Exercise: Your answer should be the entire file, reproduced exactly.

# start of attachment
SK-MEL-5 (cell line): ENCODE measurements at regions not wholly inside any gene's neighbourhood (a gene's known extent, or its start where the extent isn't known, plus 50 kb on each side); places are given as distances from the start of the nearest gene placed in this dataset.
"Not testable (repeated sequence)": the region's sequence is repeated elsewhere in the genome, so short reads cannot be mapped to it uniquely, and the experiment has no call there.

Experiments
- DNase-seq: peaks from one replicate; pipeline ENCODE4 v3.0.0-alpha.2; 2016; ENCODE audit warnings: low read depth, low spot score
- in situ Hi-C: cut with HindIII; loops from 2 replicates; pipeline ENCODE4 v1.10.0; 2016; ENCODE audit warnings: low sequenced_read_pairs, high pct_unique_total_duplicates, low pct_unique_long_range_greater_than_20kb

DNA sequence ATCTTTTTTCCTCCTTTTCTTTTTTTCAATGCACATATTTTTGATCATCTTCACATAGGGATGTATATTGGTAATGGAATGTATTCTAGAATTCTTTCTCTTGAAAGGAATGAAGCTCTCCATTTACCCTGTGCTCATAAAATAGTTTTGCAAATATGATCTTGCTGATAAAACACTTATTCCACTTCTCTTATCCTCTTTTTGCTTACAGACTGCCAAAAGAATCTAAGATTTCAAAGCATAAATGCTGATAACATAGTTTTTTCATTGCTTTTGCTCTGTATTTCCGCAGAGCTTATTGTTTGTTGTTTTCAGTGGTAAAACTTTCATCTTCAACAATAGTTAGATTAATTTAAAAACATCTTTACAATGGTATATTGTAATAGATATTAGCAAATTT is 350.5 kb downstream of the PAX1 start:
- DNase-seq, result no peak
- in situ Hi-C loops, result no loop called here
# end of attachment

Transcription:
SK-MEL-5 (cell line): ENCODE measurements at regions not wholly inside any gene's neighbourhood (a gene's known extent, or its start where the extent isn't known, plus 50 kb on each side); places are given as distances from the start of the nearest gene placed in this dataset.
"Not testable (repeated sequence)": the region's sequence is repeated elsewhere in the genome, so short reads cannot be mapped to it uniquely, and the experiment has no call there.

Experiments
- DNase-seq: peaks from one replicate; pipeline ENCODE4 v3.0.0-alpha.2; 2016; ENCODE audit warnings: low read depth, low spot score
- in situ Hi-C: cut with HindIII; loops from 2 replicates; pipeline ENCODE4 v1.10.0; 2016; ENCODE audit warnings: low sequenced_read_pairs, high pct_unique_total_duplicates, low pct_unique_long_range_greater_than_20kb

DNA sequence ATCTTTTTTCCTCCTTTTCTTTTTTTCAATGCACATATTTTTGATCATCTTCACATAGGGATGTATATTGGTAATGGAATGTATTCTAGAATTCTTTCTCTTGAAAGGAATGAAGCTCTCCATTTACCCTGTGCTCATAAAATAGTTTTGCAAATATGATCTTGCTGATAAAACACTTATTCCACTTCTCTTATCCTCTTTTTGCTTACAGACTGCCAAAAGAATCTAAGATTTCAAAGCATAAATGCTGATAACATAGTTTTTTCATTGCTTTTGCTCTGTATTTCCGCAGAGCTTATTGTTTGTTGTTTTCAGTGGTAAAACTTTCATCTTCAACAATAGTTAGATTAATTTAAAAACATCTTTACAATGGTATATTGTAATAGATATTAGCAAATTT is 350.5 kb downstream of the PAX1 start:
- DNase-seq, result no peak
- in situ Hi-C loops, result no loop called here